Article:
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OSHO Online Library   »   The Books   »   The Fish in the Sea Is Not Thirsty
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Chapter 13: The Way of Inner Change

Friend, please tell me what I can do about
this world
I hold to and keep spinning out!

I gave up sewn clothes and wore a robe,
but I noticed one day the cloth was well woven.

So I bought some burlap, but I still
throw it elegantly over my left shoulder.

I pulled back my sexual longings,
and now I discover that I’m angry a lot.

I gave up rage and now I notice
that I am greedy all day.

I worked hard at dissolving the greed,
and now I am proud of myself.

When the mind wants to break its link
with the world
it still holds on to one thing.

Kabir says: Listen my friend,
there are very few that find the path!

Man is a dilemma, because man is a duality. Man is not one single being: man is the past and the future. The past means the animal, and the future means the divine. And between the two is the present moment, between the two is man’s existence - divided, torn apart, pulled in diametrically opposite directions.

If man looks backwards he is an animal. That’s why science cannot believe that man is anything more - just another animal - because science only searches into the past. Charles Darwin and others, they are right that man is born of the animals. It is true about the past, but it is not true about man’s totality.

Religion looks into the possible, into that which can happen and has not yet happened. Science dissects the seed and cannot find any flowers there. Religion is visionary, it dreams - and is capable of seeing that which has not happened yet: the flower. Of course, it cannot be found, that flower cannot be found, by dissecting the seed. It needs great insight, not capacity to analyze, but some intuitive flight, some vision, some poetic approach. It needs a real dreamer who can see that which has not happened yet.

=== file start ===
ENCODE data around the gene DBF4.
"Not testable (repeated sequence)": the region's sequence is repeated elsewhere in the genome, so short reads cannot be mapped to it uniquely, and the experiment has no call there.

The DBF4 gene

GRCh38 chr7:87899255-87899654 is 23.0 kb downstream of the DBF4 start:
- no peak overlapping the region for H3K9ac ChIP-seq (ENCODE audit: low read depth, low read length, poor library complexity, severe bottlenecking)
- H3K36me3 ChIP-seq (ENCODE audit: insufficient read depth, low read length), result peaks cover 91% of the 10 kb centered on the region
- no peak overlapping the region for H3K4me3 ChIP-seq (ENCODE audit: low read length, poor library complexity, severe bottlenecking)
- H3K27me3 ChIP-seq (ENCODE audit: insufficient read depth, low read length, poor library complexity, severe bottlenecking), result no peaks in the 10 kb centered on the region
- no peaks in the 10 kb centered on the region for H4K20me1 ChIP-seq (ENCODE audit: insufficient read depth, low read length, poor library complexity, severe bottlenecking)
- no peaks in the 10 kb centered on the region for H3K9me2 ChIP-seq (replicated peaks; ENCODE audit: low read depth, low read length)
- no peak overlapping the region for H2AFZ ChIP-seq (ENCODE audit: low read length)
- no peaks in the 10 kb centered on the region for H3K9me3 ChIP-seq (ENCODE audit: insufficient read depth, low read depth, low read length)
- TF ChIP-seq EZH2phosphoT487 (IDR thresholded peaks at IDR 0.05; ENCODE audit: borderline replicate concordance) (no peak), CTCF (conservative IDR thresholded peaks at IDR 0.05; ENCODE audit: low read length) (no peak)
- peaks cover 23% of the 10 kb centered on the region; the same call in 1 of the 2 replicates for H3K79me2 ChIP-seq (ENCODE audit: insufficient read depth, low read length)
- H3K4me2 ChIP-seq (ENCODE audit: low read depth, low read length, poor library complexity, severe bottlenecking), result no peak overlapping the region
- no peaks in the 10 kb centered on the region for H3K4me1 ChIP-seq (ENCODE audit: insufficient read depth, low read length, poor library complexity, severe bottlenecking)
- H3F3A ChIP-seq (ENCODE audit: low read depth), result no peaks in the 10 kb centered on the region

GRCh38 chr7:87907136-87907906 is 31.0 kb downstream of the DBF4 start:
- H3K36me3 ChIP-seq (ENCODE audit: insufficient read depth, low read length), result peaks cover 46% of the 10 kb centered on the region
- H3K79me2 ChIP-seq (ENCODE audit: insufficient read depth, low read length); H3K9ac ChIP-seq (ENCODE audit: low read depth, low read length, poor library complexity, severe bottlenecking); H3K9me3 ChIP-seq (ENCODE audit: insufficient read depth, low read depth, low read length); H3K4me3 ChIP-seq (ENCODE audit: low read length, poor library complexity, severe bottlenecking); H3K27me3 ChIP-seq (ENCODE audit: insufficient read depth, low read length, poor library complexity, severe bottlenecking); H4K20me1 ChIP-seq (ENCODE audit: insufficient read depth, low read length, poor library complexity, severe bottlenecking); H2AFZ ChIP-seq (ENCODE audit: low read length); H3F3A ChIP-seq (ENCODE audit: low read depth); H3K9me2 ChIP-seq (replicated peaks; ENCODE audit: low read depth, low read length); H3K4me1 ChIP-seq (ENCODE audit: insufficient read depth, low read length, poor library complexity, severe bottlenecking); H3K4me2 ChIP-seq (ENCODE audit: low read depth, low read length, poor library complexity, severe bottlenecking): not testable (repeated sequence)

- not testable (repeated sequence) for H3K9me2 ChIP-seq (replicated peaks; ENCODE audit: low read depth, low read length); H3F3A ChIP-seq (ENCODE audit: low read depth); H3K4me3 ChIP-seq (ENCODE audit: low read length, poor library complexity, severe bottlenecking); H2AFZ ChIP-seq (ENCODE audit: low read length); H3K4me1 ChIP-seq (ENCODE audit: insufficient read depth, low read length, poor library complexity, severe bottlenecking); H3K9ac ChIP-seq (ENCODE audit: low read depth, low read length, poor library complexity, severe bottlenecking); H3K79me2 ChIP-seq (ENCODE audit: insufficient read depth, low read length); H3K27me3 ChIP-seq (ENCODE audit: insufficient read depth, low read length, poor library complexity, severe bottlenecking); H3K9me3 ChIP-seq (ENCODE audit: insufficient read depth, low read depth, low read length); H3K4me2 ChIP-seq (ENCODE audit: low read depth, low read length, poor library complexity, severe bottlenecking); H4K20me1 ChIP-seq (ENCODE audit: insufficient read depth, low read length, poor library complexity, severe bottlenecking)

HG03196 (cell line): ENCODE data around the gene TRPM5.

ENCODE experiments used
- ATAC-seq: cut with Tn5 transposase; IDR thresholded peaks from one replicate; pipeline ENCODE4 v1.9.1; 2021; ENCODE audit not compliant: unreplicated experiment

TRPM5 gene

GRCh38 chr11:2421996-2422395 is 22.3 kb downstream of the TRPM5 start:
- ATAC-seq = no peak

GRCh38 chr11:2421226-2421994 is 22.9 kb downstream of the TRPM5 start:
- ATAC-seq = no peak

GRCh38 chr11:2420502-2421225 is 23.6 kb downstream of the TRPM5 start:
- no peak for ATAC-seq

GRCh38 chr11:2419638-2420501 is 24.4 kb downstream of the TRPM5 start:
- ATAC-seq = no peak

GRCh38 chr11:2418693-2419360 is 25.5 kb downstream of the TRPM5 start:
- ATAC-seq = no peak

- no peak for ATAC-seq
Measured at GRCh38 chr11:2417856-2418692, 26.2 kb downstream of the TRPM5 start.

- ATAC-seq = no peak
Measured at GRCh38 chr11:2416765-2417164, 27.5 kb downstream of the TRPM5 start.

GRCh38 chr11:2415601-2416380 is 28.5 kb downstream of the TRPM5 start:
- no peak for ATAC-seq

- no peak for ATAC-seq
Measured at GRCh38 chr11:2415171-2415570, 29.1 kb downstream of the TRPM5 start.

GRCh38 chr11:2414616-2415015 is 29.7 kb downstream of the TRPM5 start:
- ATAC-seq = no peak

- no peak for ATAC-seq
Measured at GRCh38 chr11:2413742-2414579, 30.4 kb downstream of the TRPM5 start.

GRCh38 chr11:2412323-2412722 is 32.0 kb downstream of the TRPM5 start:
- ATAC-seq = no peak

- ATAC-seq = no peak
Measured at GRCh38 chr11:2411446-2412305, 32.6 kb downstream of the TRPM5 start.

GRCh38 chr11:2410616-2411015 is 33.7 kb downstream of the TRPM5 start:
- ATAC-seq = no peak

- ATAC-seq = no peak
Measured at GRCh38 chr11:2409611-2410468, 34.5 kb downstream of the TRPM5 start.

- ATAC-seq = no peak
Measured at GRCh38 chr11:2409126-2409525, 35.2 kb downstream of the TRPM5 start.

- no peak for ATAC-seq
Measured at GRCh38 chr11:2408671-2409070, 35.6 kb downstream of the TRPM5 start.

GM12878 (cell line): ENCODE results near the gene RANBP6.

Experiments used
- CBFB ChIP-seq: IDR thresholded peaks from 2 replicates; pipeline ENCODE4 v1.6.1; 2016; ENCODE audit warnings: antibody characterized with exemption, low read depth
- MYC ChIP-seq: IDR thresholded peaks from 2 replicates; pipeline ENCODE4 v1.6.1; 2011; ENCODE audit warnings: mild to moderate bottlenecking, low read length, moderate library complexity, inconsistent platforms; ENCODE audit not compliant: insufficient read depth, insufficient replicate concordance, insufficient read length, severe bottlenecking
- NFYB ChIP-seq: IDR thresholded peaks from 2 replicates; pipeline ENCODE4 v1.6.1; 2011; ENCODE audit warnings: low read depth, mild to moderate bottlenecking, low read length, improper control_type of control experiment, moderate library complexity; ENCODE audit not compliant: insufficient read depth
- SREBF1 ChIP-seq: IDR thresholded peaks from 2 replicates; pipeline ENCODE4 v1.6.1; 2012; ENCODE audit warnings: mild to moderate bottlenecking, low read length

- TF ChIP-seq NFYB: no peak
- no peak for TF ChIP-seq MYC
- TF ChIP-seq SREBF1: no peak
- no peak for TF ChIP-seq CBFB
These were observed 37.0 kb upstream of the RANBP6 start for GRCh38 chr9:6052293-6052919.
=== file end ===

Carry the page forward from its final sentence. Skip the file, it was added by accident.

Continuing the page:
Religion looks into the possible and finds man is not an animal, but divine: man is godliness - both are true. The conflict is baseless. The conflict between science and religion is futile. Their directions, their methods of work, their fields, are totally different.

Science always reduces everything to the source, and religion always takes a flight to the goal. Man is both, hence man is a dilemma, a constant anxiety: to be or not to be, to be this or to be that?

Man can find peace only in two ways: either he becomes an animal again - then he will be one, then there will be no division, then again there will be peace, silence, harmony.. And that’s why millions of people try to be animals in different ways.

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